Defendants contend that the Jimenezes fail to state a valid claim under the SCRA and that their Second Amended Complaint should therefore be dismissed under Rule 12(b)(6) of the Federal Rules of Civil Procedure. When considering a motion to dismiss under Rule 12(b)(6), the Court must accept all of the Complaint's well-pled factual allegations as true, construing them in the light most favorable to the plaintiff. Pielage v. McConnell, 516 F.3d 1282, 1284 (11th Cir. 2008). Under Rule 8(a)(2) of the Federal Rules of Civil Procedure, a pleading need only contain "a short and plain statement of the claim showing that the pleader is entitled to relief." The Rule does not require detailed factual allegations, but it does require "sufficient factual matter, accepted as true, to state a claim to relief that is plausible on its face." Ashcroft v. Iqbal, 129 S. Ct. 1937, 1949 (2009) (brackets, internal citation, and internal quotation marks omitted). "A claim has facial plausibility when the plaintiff pleads factual content that allows the court to draw the reasonable inference that the defendant is liable for the misconduct alleged." Id. (citing Bell Atl. Corp. v. Twombly, 550 U.S. 544, 556 (2007)). "Threadbare recitals of the elements of a cause of action, supported by mere conclusory statements, do not suffice." Id. Thus, a pleading that offers mere "labels and conclusions" or "a formulaic recitation of the elements of a cause of action" will be dismissed. Id.
The SCRA is the latest in a series of statutes aimed at helping servicemembers "devote their entire energy to the defense needs of the Nation." 50 App. U.S.C. § 502(1). Its purpose is "to provide for the temporary suspension of judicial and administrative proceedings and transactions that may adversely affect the civil rights of servicemembers during their military service." Id. at § 502(2). The SCRA's protections extend to all military personnel on active duty, including career servicemen and women. Conroy v. Aniskoff, 507 U.S. 511 (1993). Courts should liberally construe the SCRA in favor of those "who dropped their affairs to answer their country's call." Boone v. Lightner, 319 U.S. 561, 575 (1943).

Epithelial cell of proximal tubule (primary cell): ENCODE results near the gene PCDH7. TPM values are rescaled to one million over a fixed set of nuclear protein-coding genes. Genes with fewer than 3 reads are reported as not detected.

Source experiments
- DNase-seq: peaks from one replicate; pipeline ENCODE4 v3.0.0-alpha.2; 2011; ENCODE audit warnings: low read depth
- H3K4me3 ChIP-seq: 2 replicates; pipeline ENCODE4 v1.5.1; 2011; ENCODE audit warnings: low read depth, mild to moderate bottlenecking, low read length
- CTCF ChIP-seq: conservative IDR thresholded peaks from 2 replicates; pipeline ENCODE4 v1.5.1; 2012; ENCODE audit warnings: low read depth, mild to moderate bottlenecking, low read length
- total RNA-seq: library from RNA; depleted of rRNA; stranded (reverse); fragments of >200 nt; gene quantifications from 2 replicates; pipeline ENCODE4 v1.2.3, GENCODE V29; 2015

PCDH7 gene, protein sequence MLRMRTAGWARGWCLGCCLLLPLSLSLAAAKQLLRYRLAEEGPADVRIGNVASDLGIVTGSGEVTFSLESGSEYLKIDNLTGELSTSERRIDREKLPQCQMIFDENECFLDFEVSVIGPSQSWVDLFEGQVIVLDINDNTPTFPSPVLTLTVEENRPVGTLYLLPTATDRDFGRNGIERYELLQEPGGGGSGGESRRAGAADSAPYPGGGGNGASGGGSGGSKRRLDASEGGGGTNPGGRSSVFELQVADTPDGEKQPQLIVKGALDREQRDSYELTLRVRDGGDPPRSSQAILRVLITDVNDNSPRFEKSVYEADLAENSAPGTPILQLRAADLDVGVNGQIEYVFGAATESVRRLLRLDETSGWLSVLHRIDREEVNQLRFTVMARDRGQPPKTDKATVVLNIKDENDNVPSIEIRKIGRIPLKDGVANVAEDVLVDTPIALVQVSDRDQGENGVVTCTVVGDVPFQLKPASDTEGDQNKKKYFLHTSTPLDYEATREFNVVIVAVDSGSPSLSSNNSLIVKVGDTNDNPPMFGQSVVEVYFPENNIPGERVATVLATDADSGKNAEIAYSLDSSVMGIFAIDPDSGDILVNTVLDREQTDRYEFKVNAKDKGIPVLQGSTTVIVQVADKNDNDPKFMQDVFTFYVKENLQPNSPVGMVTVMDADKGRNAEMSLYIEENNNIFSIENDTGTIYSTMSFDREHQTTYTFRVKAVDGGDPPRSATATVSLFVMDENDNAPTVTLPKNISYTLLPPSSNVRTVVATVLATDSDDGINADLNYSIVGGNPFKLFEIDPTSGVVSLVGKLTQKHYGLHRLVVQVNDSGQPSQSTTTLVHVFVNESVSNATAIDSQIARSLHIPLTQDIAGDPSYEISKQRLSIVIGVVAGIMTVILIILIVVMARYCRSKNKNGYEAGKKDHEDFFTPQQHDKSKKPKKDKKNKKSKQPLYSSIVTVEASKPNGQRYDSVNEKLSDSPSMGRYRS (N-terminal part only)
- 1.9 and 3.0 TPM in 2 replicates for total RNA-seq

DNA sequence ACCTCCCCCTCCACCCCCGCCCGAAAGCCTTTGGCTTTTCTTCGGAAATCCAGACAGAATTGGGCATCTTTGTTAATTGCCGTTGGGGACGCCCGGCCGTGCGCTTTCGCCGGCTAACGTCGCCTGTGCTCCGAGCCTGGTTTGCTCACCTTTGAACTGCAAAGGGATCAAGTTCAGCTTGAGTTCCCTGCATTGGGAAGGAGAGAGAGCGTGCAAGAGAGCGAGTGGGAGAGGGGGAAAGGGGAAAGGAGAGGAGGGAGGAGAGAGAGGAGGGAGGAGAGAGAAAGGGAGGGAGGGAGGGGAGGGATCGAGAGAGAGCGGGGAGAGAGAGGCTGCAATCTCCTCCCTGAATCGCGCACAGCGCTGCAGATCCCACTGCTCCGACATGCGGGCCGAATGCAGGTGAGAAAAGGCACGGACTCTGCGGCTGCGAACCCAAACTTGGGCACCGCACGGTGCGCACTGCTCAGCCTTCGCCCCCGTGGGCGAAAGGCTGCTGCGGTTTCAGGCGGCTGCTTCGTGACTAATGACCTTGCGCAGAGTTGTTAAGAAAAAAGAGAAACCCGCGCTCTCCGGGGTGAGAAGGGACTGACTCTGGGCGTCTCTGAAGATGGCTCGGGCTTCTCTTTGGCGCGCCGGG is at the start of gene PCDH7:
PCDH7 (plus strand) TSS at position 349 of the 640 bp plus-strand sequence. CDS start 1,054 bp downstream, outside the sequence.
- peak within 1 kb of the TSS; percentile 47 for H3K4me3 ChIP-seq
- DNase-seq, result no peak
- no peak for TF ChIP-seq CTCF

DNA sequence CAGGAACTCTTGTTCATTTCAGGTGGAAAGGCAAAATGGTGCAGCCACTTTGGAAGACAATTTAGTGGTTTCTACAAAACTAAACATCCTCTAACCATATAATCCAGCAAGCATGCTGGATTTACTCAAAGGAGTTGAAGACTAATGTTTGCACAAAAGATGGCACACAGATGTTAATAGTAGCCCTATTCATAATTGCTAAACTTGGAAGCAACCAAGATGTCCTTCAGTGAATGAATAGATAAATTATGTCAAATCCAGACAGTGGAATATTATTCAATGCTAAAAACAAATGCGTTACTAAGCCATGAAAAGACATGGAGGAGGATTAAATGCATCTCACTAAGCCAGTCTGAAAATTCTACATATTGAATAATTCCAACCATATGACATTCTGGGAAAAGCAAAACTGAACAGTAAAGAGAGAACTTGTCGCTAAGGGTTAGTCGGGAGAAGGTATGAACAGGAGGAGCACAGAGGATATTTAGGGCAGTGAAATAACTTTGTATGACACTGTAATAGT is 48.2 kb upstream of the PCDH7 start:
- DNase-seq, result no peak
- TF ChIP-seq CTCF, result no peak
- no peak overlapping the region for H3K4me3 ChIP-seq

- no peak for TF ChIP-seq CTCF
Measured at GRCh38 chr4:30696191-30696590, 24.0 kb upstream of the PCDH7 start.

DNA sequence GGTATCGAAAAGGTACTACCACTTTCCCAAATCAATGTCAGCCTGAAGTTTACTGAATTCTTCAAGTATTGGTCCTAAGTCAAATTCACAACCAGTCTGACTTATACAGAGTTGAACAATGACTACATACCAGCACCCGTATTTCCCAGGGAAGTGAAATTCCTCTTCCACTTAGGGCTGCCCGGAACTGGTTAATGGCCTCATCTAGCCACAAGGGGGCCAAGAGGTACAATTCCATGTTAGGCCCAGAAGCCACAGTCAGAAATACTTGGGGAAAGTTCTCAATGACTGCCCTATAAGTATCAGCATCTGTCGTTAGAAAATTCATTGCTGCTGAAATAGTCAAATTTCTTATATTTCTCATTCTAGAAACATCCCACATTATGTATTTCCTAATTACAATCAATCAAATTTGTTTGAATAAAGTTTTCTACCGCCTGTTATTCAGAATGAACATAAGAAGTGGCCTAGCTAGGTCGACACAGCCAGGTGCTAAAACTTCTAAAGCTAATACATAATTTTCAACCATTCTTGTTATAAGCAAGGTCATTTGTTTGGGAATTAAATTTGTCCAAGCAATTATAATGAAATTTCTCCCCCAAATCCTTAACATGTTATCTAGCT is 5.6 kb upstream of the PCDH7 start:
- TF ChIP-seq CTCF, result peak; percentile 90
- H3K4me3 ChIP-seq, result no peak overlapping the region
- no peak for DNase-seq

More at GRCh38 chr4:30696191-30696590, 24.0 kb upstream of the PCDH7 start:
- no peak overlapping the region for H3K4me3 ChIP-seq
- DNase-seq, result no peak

The Jimenezes allege that Defendants violated several sections of the SCRA. The Court will analyze each section in turn to determine whether the Jimenezes have asserted a valid claim under that section.
The Jimenezes allege that Defendants violated 50 App. U.S.C. § 531 by evicting the Jimenezes from the 1488 parcel and by subjecting the premises on that parcel to a distress. (DE 37 at 5.) (A distress "is the taking of another's personal property out of his possession either for holding or for sale in order to obtain satisfaction of a past due rent claim." Lesher v. Louisville Gas & Electric Co., 49 F. Supp. 88, 90 (W.D. Ky. 1943).) During a period of military service of a servicemember, § 531(a)(1)(A) prohibits a landlord or another person with paramount title from evicting a servicemember or the servicemember's dependents from a premises that is occupied "primarily as a residence" and "for which the monthly rent does not exceed $2,400." Section 531(a)(1)(B) prohibits a landlord or other person with paramount title from "subject[ing] such premises to a distress during the period of military service." Neither of these prohibitions apply to a government condemning property. Based on the statute using the terms landlord, rent, eviction, and distress, courts have construed the substantially similar predecessor statute to § 531 as "contemplat[ing] a landlord-tenant relationship." Clinton Cotton Mills v. United States, 164 F.2d 173, 176 (4th Cir. 1947); accord Arkless v. Kilstein, 51 F. Supp. 886, 888 (E.D. Pa. 1944) (reasoning that the predecessor statute relates to disturbing the landlord-tenant relationship because it uses the term agreed rent and because it refers to a maximum monthly rent); Lesher, 49 F. Supp. at 89-90 (holding that a utility company's disconnecting power to a residence did not violate the predecessor statute because there was no landlord-tenant relationship between the company and the bill payer). But there is no landlord-tenant relationship between Defendants and the Jimenezes. And because the Jimenezes own the Subject Properties, they do not pay rent and thus do not reside in a premises covered by § 531—that is, they do not reside in a premises "for which the monthly rent does not exceed $2,400." The term distress itself does not apply to the present case because "[t]he fundamental element of 'distress' is the taking of another's personal property out of his possession either for holding or for sale in order to obtain satisfaction of a past due rent claim." Lesher, 49 F. Supp. at 90. The Jimenezes do not allege that they owe past-due rent—nor could they, since they own the subject properties. Although the Court must liberally construe the SCRA, extending § 531 to embrace the condemnation proceedings would require judicial legislation, which the Court cannot do. See id. (holding that though the court must construe the predecessor statute to § 531 liberally, that did not allow the court to extend the statute to cover a utility company's disconnecting power to a residence because that would require judicial legislation).